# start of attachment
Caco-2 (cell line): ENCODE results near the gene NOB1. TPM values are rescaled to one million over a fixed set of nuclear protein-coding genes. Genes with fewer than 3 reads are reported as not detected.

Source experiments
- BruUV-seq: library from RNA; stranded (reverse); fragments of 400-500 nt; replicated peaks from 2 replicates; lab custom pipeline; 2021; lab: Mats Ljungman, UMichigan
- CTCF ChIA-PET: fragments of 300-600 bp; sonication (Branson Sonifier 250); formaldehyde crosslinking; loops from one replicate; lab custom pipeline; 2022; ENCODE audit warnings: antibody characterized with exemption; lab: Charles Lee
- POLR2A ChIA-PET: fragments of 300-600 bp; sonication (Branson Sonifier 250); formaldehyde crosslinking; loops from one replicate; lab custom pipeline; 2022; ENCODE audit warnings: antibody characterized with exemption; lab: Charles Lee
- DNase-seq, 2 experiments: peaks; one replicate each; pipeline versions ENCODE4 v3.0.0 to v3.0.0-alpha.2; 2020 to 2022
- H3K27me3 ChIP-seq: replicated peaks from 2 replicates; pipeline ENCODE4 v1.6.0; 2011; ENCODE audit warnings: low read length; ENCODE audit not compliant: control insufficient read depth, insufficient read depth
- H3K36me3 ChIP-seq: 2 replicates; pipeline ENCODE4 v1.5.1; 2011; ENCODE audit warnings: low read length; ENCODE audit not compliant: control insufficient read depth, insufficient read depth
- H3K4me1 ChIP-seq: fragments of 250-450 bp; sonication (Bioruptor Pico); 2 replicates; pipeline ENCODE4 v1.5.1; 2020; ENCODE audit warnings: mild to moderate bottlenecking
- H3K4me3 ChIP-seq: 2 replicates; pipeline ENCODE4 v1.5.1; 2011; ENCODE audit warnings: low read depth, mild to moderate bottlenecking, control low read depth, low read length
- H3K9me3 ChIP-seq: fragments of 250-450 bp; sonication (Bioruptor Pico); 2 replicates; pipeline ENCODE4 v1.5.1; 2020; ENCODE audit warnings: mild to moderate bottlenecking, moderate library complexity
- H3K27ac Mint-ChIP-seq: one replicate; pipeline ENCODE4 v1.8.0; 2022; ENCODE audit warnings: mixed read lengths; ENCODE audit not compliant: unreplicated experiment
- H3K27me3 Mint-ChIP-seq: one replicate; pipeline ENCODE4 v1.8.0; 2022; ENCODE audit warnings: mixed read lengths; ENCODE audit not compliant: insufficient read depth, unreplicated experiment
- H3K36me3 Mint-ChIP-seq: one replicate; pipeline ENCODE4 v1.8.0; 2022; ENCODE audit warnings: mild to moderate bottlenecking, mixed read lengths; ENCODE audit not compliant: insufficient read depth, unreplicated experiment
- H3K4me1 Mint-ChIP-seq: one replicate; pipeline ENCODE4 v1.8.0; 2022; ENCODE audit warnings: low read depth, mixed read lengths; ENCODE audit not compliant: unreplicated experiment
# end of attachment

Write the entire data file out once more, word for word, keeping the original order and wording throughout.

Caco-2 (cell line): ENCODE results near the gene NOB1. TPM values are rescaled to one million over a fixed set of nuclear protein-coding genes. Genes with fewer than 3 reads are reported as not detected.

Source experiments
- BruUV-seq: library from RNA; stranded (reverse); fragments of 400-500 nt; replicated peaks from 2 replicates; lab custom pipeline; 2021; lab: Mats Ljungman, UMichigan
- CTCF ChIA-PET: fragments of 300-600 bp; sonication (Branson Sonifier 250); formaldehyde crosslinking; loops from one replicate; lab custom pipeline; 2022; ENCODE audit warnings: antibody characterized with exemption; lab: Charles Lee
- POLR2A ChIA-PET: fragments of 300-600 bp; sonication (Branson Sonifier 250); formaldehyde crosslinking; loops from one replicate; lab custom pipeline; 2022; ENCODE audit warnings: antibody characterized with exemption; lab: Charles Lee
- DNase-seq, 2 experiments: peaks; one replicate each; pipeline versions ENCODE4 v3.0.0 to v3.0.0-alpha.2; 2020 to 2022
- H3K27me3 ChIP-seq: replicated peaks from 2 replicates; pipeline ENCODE4 v1.6.0; 2011; ENCODE audit warnings: low read length; ENCODE audit not compliant: control insufficient read depth, insufficient read depth
- H3K36me3 ChIP-seq: 2 replicates; pipeline ENCODE4 v1.5.1; 2011; ENCODE audit warnings: low read length; ENCODE audit not compliant: control insufficient read depth, insufficient read depth
- H3K4me1 ChIP-seq: fragments of 250-450 bp; sonication (Bioruptor Pico); 2 replicates; pipeline ENCODE4 v1.5.1; 2020; ENCODE audit warnings: mild to moderate bottlenecking
- H3K4me3 ChIP-seq: 2 replicates; pipeline ENCODE4 v1.5.1; 2011; ENCODE audit warnings: low read depth, mild to moderate bottlenecking, control low read depth, low read length
- H3K9me3 ChIP-seq: fragments of 250-450 bp; sonication (Bioruptor Pico); 2 replicates; pipeline ENCODE4 v1.5.1; 2020; ENCODE audit warnings: mild to moderate bottlenecking, moderate library complexity
- H3K27ac Mint-ChIP-seq: one replicate; pipeline ENCODE4 v1.8.0; 2022; ENCODE audit warnings: mixed read lengths; ENCODE audit not compliant: unreplicated experiment
- H3K27me3 Mint-ChIP-seq: one replicate; pipeline ENCODE4 v1.8.0; 2022; ENCODE audit warnings: mixed read lengths; ENCODE audit not compliant: insufficient read depth, unreplicated experiment
- H3K36me3 Mint-ChIP-seq: one replicate; pipeline ENCODE4 v1.8.0; 2022; ENCODE audit warnings: mild to moderate bottlenecking, mixed read lengths; ENCODE audit not compliant: insufficient read depth, unreplicated experiment
- H3K4me1 Mint-ChIP-seq: one replicate; pipeline ENCODE4 v1.8.0; 2022; ENCODE audit warnings: low read depth, mixed read lengths; ENCODE audit not compliant: unreplicated experiment